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Top Test Pilot From RCAF

Maj. Maxime Renaud accepts the Cdr Willie McCool award at Patuxent River. Photo by Col. Tom Dunne

An RCAF CF-18 pilot has graduated at the top of the class of recent graduates at the U.S. Naval Test Pilot School at Patuxent River, Maryland.

Maj. Maxime Renaud was judged the top student in Class 150 at the prestigious school based on his academic and flying marks in the year-long course.

There were 31 graduates at the Dec. 16 ceremony. Most of the candidates are U.S. Navy, Marine Corps, Army, Air Force and Coast Guard pilots but exchange students from Canada, Italy, the U.K. and Australia also attend the school.

Renaud is currently attached to 3 Wing in Bagotville but is being posted to Aerospace Engineering Test Establishment (AETE) at 4 Wing Cold Lake, Alta.

Renaud flew a combat deployment in Libya and two in Iraq before being chosen for the exchange course in Maryland.

For his achievment, Renaud was awarded the Commander Willie McCool Outstanding Student Award, named in honour of U.S. Navy Cdr. William McCool, a test pilot, engineer and one of the astronauts who died when the space shuttle Columbia broke up on re-entry over the southern U.S. in 2003.

 Foreign Pilot Checks Urged

A drunk pilot incident involving a Sunwing Airlines pilot has caused controversy.

The actions of a Slovakian pilot working for Sunwing Airlines on a temporary work permit is putting the spotlight on the controversial hiring of foreign pilots in Canada.

Miroslav Gronych will appear in court in Calgary later this month on charges of having care and control of an aircraft while legally impaired. Gronych was allegedly passed out in the cockpit when authorities arrived to arrest him Dec. 29 about 7 a.m.

Gronych was supposed to fly 99 passengers to Regina to pick up more sunseekers before heading to Cancun. Instead, he spent the morning blowing in breathalysers that registered .24 and sleeping off a heavy load of alcohol before he was deemed sober enough to even appear before a Justice of the Peace.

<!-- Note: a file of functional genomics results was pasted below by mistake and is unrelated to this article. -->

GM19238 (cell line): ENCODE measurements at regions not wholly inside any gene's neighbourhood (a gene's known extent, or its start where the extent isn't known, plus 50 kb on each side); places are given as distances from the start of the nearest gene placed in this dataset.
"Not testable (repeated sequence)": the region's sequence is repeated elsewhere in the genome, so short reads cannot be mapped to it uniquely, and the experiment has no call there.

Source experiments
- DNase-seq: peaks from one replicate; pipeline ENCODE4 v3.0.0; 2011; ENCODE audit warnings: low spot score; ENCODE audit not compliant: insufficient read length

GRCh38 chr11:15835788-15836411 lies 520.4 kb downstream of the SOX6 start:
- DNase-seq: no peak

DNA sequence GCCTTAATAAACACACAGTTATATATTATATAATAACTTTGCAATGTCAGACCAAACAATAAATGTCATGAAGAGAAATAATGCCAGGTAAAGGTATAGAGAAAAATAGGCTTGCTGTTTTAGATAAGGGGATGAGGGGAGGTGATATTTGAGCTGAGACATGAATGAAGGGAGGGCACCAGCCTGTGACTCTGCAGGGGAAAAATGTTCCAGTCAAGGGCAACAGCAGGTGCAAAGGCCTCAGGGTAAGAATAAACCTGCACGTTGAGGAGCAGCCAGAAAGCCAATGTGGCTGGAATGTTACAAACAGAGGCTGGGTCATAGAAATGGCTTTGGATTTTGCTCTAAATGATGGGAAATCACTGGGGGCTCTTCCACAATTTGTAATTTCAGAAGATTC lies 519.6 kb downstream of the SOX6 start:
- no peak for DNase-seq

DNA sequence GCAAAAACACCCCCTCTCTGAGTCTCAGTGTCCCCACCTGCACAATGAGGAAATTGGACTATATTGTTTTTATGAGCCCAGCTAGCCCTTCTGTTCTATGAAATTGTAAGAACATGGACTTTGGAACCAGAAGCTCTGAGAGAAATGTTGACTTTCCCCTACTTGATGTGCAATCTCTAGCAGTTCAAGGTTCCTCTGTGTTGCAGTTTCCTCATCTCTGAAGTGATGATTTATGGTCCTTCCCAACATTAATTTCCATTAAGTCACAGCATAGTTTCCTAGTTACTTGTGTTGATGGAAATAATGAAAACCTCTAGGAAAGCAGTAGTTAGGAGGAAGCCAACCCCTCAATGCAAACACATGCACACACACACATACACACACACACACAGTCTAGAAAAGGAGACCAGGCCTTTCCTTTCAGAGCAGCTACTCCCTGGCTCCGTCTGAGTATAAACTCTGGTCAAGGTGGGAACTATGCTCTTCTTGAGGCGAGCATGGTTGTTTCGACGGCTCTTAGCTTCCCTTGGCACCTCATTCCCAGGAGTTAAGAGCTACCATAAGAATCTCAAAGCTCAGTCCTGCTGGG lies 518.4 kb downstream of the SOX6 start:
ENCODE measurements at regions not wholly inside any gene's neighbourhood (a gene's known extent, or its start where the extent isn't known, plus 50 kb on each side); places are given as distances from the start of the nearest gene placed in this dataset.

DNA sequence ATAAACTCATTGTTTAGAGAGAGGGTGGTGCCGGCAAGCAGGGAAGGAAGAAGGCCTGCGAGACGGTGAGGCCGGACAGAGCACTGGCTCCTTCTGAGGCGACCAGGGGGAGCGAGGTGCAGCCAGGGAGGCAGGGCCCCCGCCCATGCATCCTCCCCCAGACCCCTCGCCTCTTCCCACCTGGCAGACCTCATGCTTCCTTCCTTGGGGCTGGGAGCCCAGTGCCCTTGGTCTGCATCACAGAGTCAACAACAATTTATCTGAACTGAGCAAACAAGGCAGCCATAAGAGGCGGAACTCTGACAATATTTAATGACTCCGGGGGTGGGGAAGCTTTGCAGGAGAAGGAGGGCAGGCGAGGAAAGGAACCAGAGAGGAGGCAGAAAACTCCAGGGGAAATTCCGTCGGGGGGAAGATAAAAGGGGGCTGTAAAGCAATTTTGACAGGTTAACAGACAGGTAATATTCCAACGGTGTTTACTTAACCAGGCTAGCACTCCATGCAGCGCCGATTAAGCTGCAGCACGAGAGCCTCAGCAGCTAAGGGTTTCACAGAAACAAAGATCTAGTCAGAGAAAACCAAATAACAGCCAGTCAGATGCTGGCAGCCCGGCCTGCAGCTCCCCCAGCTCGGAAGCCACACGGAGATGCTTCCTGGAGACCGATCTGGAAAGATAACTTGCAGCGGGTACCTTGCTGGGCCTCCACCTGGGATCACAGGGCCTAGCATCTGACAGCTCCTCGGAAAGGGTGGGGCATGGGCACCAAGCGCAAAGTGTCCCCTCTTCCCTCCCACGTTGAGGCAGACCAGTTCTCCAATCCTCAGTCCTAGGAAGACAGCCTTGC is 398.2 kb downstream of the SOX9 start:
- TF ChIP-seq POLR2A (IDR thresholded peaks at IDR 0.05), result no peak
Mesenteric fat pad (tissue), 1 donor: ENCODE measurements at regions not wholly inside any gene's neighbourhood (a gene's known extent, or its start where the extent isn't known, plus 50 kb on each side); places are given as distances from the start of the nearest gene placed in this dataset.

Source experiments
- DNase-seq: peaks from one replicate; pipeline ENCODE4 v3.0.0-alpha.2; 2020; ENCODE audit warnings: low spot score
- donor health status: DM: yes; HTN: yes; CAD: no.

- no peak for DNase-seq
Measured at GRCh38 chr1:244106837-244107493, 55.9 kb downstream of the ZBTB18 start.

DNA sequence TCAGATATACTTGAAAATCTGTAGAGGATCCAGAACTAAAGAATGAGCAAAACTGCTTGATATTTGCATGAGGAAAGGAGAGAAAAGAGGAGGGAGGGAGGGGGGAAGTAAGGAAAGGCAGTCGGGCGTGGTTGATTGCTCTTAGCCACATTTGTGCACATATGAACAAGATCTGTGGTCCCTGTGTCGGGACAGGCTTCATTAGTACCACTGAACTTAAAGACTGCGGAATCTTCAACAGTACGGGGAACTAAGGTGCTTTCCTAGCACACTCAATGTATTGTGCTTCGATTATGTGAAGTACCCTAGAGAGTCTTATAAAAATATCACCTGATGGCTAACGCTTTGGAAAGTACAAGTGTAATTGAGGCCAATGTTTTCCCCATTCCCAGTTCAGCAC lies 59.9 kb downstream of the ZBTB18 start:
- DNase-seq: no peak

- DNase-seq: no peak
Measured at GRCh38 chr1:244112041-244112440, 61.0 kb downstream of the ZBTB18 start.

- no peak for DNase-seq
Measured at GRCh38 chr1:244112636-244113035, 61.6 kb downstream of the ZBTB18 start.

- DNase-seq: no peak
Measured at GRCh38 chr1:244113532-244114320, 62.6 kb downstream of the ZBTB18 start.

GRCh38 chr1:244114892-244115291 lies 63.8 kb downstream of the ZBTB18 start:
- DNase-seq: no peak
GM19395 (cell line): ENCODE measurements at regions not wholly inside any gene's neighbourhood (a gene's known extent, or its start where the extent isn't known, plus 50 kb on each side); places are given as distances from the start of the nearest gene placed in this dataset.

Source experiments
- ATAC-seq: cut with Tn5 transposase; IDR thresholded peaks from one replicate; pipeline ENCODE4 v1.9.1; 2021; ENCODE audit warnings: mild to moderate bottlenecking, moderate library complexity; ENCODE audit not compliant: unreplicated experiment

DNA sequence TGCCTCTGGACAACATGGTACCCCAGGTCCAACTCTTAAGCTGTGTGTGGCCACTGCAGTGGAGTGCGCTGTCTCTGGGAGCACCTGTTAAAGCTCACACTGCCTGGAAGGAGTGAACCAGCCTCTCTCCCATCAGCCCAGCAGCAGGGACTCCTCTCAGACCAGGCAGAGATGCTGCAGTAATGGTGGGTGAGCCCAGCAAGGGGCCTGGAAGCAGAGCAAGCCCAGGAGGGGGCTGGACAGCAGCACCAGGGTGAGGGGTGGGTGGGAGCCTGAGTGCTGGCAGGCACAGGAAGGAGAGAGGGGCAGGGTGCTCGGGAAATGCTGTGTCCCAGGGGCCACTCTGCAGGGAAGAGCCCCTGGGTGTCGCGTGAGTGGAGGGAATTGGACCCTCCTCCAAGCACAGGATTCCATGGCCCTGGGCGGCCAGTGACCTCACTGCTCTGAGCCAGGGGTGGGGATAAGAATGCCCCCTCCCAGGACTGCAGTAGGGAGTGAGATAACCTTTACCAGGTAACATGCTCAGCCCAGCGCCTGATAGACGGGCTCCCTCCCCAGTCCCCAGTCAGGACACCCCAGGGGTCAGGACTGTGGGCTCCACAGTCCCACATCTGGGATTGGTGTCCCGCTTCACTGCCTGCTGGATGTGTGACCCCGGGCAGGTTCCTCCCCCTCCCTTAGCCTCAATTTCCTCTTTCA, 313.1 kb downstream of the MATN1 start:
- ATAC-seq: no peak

The incident prompted headlines worldwide and caused Transport Minister Marc Garneau to call a “workshop” with airline executives to ensure this sort of thing can’t happen again. The weight being applied by TC invites the speculation that regulation requiring random drug and alcohol testing is possible if Garneau doesn’t like what he hears at the meeting.

Unlike the U.S., Canada has no government-mandated fitness checks for medically certified pilots and the head of the union that represents Transport Canada pilots says TC clearly needs to play a role in ensuring passenger safety.

“How would an airline operator be able to determine whether there are any concerns with respect to the pilots and would the foreign authority provide that information to an airline operator? I don’t think they would, but I think they would provide it to Transport Canada if Transport Canada asked the question,” he said in an interview with the CBC.

The incident also provided ammunition to foreign pilot critic Gilles Hudicourt who says the Slovakian shouldn’t have been in the left seat of a Canadian-registered aircraft in the first place. He said there are plenty of qualified out-of-work pilots available and Sunwing is an exception in its hiring practices.

“Air Canada doesn’t have problems hiring pilots, WestJet doesn’t have problems hiring pilots, Air Transat doesn’t have problems hiring pilots,” he told the CBC.

TSB Targets Unstable Approaches

The Transportation Safety Board released reports this week saying unstable approaches were behind two potentially serious landing mishaps by Canadian airliners in 2014.

The board said a narrowly-avoided runway overrun at Billy Bishop Toronto City Airport in October of that year and a hard landing at Montego Bay began with unstable approaches that were carried out when they should have been aborted.

“The investigation also highlights deficiencies in training for flight crews in recognizing unstable approaches, as well as the lack of mandatory company reporting of unstable approaches, as risk factors,” the TSB said in its report on the Toronto incident. In that case, a Sky Regional Airlines Q400 (operating as Air Canada Express) landed long and didn’t slow down. The crew avoided an overrun by steering onto a taxiway.

In the Montego Bay incident, the Air Canada Rouge A319 needed new landing gear shock absorbers after the landing. The board attributed the firm touchdown to a thoroughly botched approach resulting from the lack of training by the airline.

“…the flight crew did not recognize the instability of the approach and continued it well beyond the point at which a missed approach and go-around should have been initiated,” the report read.